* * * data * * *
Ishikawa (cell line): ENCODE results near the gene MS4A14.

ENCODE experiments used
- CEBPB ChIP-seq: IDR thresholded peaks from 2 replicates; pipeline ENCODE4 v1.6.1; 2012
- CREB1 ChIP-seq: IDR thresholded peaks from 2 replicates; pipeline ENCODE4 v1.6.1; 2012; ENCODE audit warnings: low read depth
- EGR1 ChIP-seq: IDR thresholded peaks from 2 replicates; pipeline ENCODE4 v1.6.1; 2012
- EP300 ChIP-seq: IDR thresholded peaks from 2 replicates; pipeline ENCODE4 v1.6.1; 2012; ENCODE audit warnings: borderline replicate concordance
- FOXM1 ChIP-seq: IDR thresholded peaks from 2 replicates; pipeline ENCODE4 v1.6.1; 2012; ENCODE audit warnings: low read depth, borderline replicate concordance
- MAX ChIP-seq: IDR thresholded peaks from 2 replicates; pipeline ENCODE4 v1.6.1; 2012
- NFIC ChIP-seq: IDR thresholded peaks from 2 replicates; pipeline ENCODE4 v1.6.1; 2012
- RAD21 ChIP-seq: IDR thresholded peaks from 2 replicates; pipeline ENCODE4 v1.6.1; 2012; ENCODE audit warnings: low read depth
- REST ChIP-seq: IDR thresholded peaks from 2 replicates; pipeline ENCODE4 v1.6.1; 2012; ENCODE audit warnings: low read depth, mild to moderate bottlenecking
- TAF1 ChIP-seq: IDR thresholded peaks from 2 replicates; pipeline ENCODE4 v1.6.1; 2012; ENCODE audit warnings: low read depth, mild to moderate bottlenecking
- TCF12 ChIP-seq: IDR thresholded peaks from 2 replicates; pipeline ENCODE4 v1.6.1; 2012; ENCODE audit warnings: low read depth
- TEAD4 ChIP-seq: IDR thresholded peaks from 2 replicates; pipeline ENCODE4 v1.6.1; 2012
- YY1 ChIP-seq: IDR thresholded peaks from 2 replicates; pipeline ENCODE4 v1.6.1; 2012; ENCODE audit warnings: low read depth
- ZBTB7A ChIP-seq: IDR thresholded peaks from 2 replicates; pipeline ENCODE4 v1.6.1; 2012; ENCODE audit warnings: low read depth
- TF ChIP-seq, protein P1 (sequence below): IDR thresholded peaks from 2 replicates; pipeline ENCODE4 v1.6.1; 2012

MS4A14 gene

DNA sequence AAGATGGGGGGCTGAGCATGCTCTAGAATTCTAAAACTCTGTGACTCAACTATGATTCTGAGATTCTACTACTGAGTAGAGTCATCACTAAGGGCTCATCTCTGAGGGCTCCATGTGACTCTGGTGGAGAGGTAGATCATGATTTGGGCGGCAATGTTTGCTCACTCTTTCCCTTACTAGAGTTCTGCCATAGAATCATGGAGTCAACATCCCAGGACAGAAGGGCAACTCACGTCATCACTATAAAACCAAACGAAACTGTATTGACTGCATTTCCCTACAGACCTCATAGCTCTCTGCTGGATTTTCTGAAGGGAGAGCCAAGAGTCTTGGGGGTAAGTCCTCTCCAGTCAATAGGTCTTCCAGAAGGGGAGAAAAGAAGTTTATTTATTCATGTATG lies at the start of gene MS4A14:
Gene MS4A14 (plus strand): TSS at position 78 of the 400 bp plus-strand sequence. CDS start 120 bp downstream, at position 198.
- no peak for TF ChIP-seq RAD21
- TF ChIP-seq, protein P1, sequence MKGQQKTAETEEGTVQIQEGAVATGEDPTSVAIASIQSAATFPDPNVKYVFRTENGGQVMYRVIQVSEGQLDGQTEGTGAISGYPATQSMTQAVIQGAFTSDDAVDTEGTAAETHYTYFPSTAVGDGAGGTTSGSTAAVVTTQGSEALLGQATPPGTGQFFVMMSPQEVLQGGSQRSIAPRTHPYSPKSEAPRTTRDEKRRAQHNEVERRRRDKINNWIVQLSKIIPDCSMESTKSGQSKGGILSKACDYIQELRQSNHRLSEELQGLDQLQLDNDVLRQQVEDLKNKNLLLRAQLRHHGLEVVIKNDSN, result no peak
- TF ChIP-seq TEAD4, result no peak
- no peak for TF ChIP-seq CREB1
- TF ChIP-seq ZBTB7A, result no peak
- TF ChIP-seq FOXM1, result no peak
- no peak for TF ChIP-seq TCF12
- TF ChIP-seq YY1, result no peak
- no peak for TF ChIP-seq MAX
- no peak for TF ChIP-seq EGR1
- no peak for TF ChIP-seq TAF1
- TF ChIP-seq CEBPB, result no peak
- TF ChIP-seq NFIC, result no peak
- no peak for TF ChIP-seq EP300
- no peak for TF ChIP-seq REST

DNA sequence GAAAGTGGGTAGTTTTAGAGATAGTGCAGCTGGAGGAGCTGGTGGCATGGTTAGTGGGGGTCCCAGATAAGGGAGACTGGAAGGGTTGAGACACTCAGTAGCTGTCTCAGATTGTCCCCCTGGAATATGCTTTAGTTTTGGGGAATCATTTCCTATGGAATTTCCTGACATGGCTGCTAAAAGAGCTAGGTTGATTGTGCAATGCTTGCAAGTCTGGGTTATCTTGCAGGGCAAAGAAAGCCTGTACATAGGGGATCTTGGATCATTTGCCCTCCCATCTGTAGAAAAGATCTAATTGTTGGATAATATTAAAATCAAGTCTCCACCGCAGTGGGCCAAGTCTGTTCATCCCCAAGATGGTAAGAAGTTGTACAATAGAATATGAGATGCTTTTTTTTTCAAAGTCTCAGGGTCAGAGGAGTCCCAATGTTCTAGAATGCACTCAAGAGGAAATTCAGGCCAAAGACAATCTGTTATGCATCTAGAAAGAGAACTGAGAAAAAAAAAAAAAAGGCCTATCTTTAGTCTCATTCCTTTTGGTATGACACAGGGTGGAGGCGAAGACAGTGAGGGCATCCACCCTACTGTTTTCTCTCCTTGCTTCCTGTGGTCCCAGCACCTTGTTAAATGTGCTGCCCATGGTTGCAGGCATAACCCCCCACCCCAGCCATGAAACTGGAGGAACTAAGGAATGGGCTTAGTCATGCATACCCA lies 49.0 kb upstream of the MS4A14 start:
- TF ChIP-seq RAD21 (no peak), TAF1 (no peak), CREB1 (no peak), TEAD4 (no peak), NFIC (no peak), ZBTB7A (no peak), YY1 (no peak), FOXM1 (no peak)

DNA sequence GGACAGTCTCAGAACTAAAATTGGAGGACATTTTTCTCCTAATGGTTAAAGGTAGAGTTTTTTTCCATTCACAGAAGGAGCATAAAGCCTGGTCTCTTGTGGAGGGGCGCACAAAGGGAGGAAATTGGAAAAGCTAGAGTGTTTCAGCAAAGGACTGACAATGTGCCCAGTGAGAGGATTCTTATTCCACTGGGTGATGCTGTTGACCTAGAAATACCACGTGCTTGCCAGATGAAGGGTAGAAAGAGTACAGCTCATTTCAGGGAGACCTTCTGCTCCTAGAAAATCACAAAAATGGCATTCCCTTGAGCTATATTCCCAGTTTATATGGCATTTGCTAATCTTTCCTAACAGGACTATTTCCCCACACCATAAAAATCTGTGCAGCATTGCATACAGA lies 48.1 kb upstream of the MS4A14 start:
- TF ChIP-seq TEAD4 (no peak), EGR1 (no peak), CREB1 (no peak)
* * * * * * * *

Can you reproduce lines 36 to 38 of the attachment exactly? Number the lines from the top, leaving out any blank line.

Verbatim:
DNA sequence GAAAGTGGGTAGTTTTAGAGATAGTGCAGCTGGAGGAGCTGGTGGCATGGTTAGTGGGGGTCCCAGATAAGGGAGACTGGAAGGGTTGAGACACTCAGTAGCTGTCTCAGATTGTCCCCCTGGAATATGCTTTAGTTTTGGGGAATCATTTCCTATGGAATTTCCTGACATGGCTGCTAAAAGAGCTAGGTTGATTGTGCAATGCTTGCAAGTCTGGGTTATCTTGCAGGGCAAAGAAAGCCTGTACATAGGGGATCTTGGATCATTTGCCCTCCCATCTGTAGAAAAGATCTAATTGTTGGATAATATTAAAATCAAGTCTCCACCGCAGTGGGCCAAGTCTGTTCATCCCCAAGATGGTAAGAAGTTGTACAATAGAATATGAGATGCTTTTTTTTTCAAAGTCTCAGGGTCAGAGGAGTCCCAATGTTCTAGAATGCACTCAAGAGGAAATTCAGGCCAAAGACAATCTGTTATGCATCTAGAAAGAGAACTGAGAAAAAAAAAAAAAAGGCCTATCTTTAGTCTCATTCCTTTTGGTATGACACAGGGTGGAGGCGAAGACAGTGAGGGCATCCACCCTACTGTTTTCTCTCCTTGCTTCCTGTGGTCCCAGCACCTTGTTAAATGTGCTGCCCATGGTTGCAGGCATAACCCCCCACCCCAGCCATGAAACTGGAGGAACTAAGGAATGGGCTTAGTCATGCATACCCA lies 49.0 kb upstream of the MS4A14 start:
- TF ChIP-seq RAD21 (no peak), TAF1 (no peak), CREB1 (no peak), TEAD4 (no peak), NFIC (no peak), ZBTB7A (no peak), YY1 (no peak), FOXM1 (no peak)

DNA sequence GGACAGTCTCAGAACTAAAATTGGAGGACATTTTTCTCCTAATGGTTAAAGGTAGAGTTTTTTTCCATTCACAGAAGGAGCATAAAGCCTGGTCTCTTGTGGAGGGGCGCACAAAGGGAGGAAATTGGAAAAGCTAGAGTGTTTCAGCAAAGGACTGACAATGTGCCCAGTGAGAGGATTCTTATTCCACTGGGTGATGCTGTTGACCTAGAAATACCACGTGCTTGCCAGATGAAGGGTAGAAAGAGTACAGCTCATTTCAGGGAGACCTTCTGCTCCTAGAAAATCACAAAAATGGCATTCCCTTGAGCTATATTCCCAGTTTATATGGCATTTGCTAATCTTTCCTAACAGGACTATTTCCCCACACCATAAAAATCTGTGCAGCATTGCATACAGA lies 48.1 kb upstream of the MS4A14 start: